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              Transmission of 2019-nCoV Infection from an Asymptomatic Contact in Germany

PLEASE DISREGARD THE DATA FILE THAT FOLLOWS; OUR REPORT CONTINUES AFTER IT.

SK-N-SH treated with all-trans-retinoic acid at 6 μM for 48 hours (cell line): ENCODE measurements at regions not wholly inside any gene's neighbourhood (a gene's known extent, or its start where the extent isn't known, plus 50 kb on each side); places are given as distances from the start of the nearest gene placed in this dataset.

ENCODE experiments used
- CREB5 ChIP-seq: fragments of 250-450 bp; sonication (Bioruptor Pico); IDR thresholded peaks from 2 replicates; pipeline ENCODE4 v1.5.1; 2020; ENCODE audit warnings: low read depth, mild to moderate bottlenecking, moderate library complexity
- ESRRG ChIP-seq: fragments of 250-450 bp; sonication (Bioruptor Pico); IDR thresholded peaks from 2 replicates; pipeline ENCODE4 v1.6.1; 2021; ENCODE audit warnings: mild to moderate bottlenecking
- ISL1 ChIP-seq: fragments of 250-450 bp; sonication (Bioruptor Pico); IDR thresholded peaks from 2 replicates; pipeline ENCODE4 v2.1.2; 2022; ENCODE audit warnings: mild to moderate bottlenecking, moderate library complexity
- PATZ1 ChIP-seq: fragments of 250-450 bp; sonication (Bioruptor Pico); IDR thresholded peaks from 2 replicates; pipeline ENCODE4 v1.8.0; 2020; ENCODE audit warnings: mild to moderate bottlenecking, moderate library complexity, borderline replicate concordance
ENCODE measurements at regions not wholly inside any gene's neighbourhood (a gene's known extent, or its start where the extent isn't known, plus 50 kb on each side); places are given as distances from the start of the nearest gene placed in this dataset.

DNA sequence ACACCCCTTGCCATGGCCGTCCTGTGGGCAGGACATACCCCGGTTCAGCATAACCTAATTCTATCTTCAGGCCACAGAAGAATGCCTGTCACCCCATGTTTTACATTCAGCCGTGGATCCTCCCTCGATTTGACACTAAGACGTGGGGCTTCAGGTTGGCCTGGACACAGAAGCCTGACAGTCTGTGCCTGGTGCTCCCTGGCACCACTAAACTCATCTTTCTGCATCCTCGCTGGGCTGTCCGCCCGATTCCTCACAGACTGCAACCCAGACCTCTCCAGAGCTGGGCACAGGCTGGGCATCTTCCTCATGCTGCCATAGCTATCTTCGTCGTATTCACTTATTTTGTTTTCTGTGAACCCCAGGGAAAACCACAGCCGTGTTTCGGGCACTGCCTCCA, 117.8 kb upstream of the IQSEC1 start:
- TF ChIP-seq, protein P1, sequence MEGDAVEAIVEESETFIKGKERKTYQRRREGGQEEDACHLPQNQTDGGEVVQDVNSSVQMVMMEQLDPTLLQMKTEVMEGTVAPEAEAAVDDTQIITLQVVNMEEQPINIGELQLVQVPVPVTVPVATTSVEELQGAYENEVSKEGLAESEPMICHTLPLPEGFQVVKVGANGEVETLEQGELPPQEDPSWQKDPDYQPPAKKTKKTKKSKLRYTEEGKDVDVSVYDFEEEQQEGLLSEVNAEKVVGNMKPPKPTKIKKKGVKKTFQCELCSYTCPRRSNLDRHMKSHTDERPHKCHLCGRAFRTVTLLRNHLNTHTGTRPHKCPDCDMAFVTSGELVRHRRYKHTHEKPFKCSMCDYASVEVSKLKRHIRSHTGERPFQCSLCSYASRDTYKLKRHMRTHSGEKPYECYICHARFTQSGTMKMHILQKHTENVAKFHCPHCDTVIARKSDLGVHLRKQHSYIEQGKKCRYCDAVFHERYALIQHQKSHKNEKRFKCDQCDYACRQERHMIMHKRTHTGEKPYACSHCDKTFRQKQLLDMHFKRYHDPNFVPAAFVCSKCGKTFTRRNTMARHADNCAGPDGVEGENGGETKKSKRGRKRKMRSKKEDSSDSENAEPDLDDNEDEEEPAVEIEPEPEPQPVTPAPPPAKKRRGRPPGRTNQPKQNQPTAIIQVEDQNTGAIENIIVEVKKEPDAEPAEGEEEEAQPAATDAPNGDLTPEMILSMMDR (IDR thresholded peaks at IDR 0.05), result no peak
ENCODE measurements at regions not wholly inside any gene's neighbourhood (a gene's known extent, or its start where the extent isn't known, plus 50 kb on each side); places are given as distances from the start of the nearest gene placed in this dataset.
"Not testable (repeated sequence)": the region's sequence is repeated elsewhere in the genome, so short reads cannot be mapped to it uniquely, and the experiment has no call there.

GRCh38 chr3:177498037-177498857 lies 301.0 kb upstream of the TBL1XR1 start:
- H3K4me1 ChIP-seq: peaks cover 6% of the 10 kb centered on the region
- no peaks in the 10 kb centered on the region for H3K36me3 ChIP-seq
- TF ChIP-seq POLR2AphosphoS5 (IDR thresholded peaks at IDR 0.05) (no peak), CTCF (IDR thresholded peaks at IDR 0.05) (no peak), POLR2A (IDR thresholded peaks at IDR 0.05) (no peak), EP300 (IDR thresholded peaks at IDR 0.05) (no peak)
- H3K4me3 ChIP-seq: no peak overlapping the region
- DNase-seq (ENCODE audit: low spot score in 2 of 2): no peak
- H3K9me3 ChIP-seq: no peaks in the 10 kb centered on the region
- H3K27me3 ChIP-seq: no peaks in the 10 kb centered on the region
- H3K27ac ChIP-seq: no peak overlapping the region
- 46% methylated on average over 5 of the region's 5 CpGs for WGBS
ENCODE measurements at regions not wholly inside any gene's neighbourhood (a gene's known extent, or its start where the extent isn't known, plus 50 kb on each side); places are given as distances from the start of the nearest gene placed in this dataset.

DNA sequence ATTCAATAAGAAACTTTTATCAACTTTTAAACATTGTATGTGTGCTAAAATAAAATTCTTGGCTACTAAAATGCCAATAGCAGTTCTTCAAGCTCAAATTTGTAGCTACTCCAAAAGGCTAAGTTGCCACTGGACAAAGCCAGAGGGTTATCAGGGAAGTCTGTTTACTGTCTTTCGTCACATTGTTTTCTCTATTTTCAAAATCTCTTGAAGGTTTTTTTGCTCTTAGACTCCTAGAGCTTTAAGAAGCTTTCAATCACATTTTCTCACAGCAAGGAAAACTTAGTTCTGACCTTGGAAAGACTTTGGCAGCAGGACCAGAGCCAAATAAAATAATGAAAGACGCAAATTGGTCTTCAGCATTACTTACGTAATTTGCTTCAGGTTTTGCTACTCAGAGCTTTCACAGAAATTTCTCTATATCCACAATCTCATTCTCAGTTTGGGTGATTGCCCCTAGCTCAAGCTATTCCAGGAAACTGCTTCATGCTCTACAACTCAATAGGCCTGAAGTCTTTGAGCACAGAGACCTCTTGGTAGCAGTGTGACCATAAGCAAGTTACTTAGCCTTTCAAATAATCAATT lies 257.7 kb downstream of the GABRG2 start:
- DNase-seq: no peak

To the Editor: The novel coronavirus (2019-nCoV) from Wuhan is currently causing concern in the medical community as the virus is spreading around the world. 1 Since identification of the virus in late December 2019, the number of cases from China that have been imported into other countries is on the rise, and the epidemiologic picture is changing on a daily basis. We are reporting a case of 2019-nCoV infection acquired outside Asia in which transmission appears to have occurred during the incubation period in the index patient. A 33-year-old otherwise healthy German businessman (Patient 1) became ill with a sore throat, chills, and myalgias on January 24, 2020. The following day, a fever of 39.1°C (102.4°F) developed, along with a productive cough. By the evening of the next day, he started feeling better and went back to work on January 27. Before the onset of symptoms, he had attended meetings with a Chinese business partner at his company near Munich on January 20 and 21. The business partner, a Shanghai resident, had visited Germany between January 19 and 22. During her stay, she had been well with no signs or symptoms of infection but had become ill on her flight back to China, where she tested positive for 2019-nCoV on January 26 (index patient in Figure 1) (see Supplementary Appendix, available at NEJM.org, for details on the timeline of symptom development leading to hospitalization). On January 27, she informed the company about her illness. Contact tracing was started, and the above-mentioned colleague was sent to the Division of Infectious Diseases and Tropical Medicine in Munich for further assessment. At presentation, he was afebrile and well. He reported no previous or chronic illnesses and had no history of foreign travel within 14 days before the onset of symptoms. Two nasopharyngeal swabs and one sputum sample were obtained and were found to be positive for 2019-nCoV on quantitative reverse-transcriptase–polymerase-chain-reaction (qRT-PCR) assay. 2 Follow-up qRT-PCR assay revealed a high viral load of 108 copies per milliliter in his sputum during the following days, with the last available result on January 29. On January 28, three additional employees at the company tested positive for 2019-nCoV (Patients 2 through 4 in Figure 1). Of these patients, only Patient 2 had contact with the index patient; the other two patients had contact only with Patient 1. In accordance with the health authorities, all the patients with confirmed 2019-nCoV infection were admitted to a Munich infectious diseases unit for clinical monitoring and isolation. So far, none of the four confirmed patients show signs of severe clinical illness. This case of 2019-nCoV infection was diagnosed in Germany and transmitted outside Asia. However, it is notable that the infection appears to have been transmitted during the incubation period of the index patient, in whom the illness was brief and nonspecific. 3 The fact that asymptomatic persons are potential sources of 2019-nCoV infection may warrant a reassessment of transmission dynamics of the current outbreak. In this context, the detection of 2019-nCoV and a high sputum viral load in a convalescent patient (Patient 1) arouse concern about prolonged shedding of 2019-nCoV after recovery. Yet, the viability of 2019-nCoV detected on qRT-PCR in this patient remains to be proved by means of viral culture. Despite these concerns, all four patients who were seen in Munich have had mild cases and were hospitalized primarily for public health purposes. Since hospital capacities are limited — in particular, given the concurrent peak of the influenza season in the northern hemisphere — research is needed to determine whether such patients can be treated with appropriate guidance and oversight outside the hospital.